Plans for a ‘death tax’ that would have hit grieving families with bills of up to £ 6,000 have been replaced by lump sum fee proposals.
Probate fees for individual executors will drop from £ 215 to £ 273, a jump of 27%.
Professional users of the probate system, such as lawyers, will see their fees increase by 76%, from £ 155 at the new flat rate.
It comes after the government scrapped controversial plans that would have seen 280,000 families a year pay on a “sliding scale” tied to the value of the deceased’s estate.
Probate fees for individual executors to rise from £ 215 to £ 273, a jump of 27% [File photo]
The Daily Mail highlighted at the time how it allegedly left 56,000 families with bills ranging from £ 2,500 to £ 6,000 to get probate – the term given to the legal right to property, money and property. property of a deceased person.
Estates valued at £ 5,000 or less will continue to be exempt from the new fees, which are expected to be introduced early next year.
Ministers say higher fees are needed because the system is currently operating at a loss.
Releasing a consultation paper yesterday, Courts Minister Chris Philp said: “This is a much smaller increase than previous proposals and directly related to the cost of providing the service. It is also very different from previous government proposals to increase revenue from probate fees.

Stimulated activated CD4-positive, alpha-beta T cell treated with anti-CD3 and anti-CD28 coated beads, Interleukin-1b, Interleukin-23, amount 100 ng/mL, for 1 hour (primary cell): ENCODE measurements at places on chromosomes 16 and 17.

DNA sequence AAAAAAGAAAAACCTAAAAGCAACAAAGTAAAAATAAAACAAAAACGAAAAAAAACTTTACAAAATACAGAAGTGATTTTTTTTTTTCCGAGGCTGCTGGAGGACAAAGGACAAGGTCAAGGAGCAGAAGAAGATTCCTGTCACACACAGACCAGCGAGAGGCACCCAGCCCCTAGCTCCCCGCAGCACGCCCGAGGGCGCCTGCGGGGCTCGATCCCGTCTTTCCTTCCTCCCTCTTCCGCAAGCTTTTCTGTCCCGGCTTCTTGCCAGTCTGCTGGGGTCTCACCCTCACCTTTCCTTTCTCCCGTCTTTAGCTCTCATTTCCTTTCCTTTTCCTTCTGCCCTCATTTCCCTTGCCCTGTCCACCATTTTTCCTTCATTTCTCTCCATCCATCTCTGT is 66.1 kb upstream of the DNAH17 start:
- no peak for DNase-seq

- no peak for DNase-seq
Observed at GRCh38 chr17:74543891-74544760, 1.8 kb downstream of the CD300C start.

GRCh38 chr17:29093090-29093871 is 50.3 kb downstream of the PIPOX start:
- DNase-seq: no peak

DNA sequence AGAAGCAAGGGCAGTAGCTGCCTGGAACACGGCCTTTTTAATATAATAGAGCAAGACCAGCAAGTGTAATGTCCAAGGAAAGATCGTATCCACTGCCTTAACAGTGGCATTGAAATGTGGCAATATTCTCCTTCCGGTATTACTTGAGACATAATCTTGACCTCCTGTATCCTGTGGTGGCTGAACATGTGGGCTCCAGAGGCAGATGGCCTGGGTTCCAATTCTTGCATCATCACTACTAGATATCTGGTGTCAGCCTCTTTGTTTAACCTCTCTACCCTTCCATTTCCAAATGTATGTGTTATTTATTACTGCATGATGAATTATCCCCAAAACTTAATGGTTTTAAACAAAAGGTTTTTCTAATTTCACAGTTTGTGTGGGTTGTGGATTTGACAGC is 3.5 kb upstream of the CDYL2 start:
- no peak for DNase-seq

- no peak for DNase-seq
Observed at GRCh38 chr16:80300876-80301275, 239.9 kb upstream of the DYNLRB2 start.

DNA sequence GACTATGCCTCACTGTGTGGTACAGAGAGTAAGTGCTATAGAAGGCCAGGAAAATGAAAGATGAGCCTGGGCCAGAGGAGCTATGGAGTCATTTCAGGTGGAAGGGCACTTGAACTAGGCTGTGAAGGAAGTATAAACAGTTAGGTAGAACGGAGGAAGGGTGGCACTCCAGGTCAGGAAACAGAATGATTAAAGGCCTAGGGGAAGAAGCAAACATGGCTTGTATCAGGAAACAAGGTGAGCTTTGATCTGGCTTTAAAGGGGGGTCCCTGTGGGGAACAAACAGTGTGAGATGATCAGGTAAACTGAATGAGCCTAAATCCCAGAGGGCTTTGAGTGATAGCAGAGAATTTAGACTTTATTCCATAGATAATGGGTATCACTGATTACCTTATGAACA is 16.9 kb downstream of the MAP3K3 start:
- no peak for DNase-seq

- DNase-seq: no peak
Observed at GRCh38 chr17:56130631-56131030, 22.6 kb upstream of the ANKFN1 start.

“I hope it is clear that this government has listened to previous stakeholder concerns and proposed a fair and proportionate approach to fund an important service, while reducing the burden on the taxpayer. “
Professional users of the probate system, such as lawyers, will see their fees increase by 76% from £ 155 to the new flat rate [File photo]
The Justice Department estimates it will raise between £ 23m and £ 25m a year in additional fees, making the service self-sufficient.
A spokesperson for the ministry said: “Every penny of this fee will go towards the cost of processing claims – meaning taxpayers will no longer have to subsidize them. According to the newspaper, the family court of the HM Courts and Tribunals Service, of which the probate system is a part, has a deficit of £ 85 million a year.
Plans for a sliding probate fee scale released three years ago called for many executors to get a loan to cover the higher fees. They were abandoned in 2019 after an outcry.
The consultation on the new charges will be open until September 23.